In Warsaw Yoder pays special attention to the 1983 pastoral letter of the US Catholic Conference of Bishops, The Challenge of Peace, which was just being released at the time. The letter called for a halt to the nuclear arms race, condemned many of the nuclear weapons programs being developed by the Reagan administration, and urged world leaders to move toward progressive disarmament. In declaring that any use of nuclear weapons is morally unacceptable, even in retaliation, the bishops adopted a nuclear pacifist position directly at odds with the core assumptions of US and international security policy. In so doing, Yoder declared in Warsaw, American Catholicism “entered a new phase of civil courage and pastoral responsibility” (Nonviolence – A Brief History, 132).
Former senior diplomat George Kennan called the bishops’ letter “the most profound and searching inquiry yet conducted by any responsible collective body” into the relations of nuclear weaponry and modern war.13 The pastoral document had a powerful influence on public opinion and helped to inspire and legitimize widespread public activism against nuclear weapons. The role of the Catholic Church and other religious bodies in speaking out against the nuclear danger cast a mantle of respectability over antinuclear activism and gave a decisive boost to the Nuclear Weapons Freeze Campaign and the growth of SANE during the 1980s.
The commitment of the Catholic Church to peace and disarmament continues today. The Church condemned the invasion of Iraq in 2003 and has played a significant role in recent years in lobbying against new nuclear weapons and supporting further nuclear reductions. The peace witness of the Church has become so deeply rooted that some conservative Catholic writers complain of de facto pacifism at the Vatican. The official position of the Church is the just war doctrine, not pacifism, but in practice the Vatican and the US bishops have adopted a quasi-pacifist interpretation of the doctrine. In the Warsaw lectures Yoder praises these developments within Catholicism and the deeper commitment to peacemaking among Christians in general. These are signs of great hope, a “restoration of original Christianity . . . such as has not been the case with the same breadth or depth since the age of Francis. That is the privilege of living in our age” (Nonviolence – A Brief History, 120).
Perhaps the most significant of the Warsaw lectures is Yoder’s analysis of the evolution of just war doctrine; he provocatively entitles chapter 4 as “The Fall and Rise of the Just War Tradition.” Yoder analyzes the evolution of just war teaching, from its origins as a moral constraint on the conduct of war, through its decline into the age of world war and mass bombing, to the recent revival of ethical concerns for restraining war and reducing nuclear weapons. He expresses respect for the just war position as an ethical framework for deciding if and how military force should be used. “When held to honestly,” he asserts, the just war tradition rejects cynical realism and “articulates restraints which must be observed” (Nonviolence – A Brief History, 53).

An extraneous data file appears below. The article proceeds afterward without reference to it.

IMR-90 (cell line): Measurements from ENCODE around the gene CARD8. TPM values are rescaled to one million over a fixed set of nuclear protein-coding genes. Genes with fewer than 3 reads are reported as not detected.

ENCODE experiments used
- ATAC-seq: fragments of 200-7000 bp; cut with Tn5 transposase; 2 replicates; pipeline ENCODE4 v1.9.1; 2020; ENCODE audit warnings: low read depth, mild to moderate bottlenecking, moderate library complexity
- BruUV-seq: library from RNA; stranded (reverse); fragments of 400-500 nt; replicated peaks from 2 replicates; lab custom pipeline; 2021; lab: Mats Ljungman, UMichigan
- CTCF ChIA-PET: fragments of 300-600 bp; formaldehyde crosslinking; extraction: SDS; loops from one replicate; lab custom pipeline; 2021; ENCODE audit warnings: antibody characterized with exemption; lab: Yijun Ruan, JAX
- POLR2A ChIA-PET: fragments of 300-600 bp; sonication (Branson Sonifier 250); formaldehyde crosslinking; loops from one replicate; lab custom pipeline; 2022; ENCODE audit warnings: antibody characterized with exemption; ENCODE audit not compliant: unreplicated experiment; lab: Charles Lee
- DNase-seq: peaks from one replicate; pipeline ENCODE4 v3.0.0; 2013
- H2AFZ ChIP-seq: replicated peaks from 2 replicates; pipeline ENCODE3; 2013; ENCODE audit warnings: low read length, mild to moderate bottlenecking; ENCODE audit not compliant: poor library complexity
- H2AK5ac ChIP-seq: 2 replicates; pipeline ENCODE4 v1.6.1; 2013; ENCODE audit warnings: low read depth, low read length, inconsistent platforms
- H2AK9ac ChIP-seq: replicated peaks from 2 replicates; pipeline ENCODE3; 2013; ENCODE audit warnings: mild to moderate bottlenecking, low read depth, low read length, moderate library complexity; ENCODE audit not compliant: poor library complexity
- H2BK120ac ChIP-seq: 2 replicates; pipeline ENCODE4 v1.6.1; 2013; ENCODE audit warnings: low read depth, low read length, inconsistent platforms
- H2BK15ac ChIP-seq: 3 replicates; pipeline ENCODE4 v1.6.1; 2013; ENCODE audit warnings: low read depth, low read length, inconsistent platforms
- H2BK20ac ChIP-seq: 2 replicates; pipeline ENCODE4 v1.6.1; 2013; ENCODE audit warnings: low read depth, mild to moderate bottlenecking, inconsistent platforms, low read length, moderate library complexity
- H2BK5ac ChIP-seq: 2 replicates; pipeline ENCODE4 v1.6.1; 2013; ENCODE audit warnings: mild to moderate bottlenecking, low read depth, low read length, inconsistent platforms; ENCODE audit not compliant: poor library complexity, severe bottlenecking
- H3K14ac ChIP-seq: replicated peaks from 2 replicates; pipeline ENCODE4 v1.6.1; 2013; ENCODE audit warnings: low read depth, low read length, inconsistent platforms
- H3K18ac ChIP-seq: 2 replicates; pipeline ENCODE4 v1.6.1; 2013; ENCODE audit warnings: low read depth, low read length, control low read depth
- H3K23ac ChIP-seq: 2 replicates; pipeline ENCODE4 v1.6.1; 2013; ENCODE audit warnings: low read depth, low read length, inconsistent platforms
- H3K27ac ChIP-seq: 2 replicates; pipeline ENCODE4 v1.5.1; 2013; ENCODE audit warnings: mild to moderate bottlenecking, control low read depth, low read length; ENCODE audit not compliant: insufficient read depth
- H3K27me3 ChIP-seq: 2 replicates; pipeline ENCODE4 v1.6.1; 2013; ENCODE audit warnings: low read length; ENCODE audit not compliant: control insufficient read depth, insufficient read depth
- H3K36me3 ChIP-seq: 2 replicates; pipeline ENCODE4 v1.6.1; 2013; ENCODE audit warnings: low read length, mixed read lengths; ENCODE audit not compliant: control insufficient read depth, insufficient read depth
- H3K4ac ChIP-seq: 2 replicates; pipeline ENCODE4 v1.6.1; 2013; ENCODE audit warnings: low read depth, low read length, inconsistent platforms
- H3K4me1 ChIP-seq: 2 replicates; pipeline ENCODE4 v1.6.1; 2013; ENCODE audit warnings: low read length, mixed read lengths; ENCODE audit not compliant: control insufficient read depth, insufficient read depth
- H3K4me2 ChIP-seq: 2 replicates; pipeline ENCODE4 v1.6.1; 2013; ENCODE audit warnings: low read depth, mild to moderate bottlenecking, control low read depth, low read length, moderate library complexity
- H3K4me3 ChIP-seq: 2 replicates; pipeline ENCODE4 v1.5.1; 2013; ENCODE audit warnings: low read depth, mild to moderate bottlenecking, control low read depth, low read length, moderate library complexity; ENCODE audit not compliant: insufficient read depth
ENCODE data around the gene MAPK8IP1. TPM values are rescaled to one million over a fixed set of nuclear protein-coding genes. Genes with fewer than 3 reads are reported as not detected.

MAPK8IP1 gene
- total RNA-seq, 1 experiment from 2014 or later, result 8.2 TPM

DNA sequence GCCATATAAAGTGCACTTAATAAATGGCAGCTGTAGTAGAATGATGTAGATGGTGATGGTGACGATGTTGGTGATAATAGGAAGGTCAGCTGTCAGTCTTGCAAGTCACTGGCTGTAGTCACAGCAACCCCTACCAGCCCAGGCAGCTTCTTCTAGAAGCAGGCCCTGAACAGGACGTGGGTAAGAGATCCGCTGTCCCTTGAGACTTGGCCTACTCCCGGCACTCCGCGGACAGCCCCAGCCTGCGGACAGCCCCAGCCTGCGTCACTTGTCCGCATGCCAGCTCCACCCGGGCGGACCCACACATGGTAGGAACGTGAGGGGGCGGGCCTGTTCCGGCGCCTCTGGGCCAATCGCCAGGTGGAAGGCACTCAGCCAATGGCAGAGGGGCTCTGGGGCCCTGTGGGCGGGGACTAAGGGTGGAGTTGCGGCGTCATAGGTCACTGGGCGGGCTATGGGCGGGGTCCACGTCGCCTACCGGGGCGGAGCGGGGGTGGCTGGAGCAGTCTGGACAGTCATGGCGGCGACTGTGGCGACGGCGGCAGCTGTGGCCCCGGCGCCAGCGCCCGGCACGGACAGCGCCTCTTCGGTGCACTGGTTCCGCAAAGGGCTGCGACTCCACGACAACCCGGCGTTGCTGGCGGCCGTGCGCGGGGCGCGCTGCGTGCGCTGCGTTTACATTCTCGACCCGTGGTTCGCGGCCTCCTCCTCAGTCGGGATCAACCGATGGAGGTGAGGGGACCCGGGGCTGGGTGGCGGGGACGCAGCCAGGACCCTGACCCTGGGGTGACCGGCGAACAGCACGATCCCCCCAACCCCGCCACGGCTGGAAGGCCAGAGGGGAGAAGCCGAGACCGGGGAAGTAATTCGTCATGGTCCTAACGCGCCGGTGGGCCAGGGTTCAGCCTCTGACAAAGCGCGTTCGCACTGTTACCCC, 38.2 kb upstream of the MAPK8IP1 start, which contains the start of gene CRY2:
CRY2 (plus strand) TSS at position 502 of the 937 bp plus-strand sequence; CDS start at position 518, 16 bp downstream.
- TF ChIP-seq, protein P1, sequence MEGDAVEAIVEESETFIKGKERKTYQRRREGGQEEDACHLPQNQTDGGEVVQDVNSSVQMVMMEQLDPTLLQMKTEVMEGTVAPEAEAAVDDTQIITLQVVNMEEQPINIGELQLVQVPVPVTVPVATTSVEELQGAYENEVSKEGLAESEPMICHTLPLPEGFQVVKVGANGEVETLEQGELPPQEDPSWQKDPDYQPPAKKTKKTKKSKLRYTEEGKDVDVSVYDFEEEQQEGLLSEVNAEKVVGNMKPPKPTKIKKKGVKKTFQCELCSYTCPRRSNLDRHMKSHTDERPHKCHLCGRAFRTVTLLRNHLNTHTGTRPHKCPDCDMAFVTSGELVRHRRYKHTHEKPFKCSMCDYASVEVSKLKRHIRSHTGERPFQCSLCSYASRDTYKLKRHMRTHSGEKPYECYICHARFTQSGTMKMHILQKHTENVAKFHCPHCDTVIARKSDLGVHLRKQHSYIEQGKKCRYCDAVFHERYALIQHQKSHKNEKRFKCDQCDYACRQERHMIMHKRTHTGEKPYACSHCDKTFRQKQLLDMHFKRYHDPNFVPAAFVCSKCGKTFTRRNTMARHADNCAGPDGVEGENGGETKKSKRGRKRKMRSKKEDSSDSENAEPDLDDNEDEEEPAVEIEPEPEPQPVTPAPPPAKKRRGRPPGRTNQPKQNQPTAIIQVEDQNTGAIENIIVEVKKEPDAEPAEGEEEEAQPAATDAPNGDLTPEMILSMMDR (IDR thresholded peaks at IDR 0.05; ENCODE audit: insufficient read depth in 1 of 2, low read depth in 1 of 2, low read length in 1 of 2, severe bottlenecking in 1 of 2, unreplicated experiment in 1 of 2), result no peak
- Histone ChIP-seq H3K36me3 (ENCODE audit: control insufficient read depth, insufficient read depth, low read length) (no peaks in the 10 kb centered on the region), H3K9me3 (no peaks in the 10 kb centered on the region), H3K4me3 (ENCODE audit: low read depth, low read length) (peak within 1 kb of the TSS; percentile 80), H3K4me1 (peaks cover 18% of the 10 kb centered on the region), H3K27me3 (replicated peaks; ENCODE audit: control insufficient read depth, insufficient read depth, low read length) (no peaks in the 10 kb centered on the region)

At Notre Dame during the 1990s Yoder gave occasional lectures on the relationship between pacifism and just war doctrine. I attended one of those presentations and remember vividly the way in which he demonstrated that a rigorous application of just war standards – just cause, right authority, last resort, probability of success, proportionality, discrimination – would make war extremely rare. It would forbid any use of nuclear weapons or other means of mass destruction, and would rule out all forms of large-scale unilateral military intervention. An honest application of just war criteria reinforces the presumption against war and establishes a moral standard that is very close to pacifism.
Yoder’s intention in these Notre Dame presentations was to limit the moral tolerance for armed violence and constrict the space in which war could be considered ethically permissible. He drew a rectangle on the blackboard, representing the space within which military action is rationalized, and then moved the sides of the box inward to illustrate how a vigorous application of the standards steadily compresses the space in which war could be considered permissible. By the end of the presentation only a tiny space remained, a point so small and improbable that it could be considered almost nonexistent. A genuinely just war would be no war at all. Just war and pacifism would merge, or almost so.
In the Warsaw lecture Yoder speaks of a “new paradigm” in which just war standards are taken seriously to arrive at a position close to that of pacifism. He illustrates the point by describing pressures from above and below, which together are narrowing the space in which war could be considered justifiable. The imperative for the new paradigm results from “the convergence of two different limits.”
The top limit of justifiable war, the threshold beyond which destructiveness is so great that its use could never be justified, is increasingly pressing in upon us because of the escalation of the destructiveness, the number of weapons, and the difficulty of their control. The lower threshold of “last resort” is rising, so to speak, in view of the increasing availability of international means of mediation and adjudication and in view of greater awareness of the potential of nonviolent means of struggle. (Nonviolence – A Brief History, 61)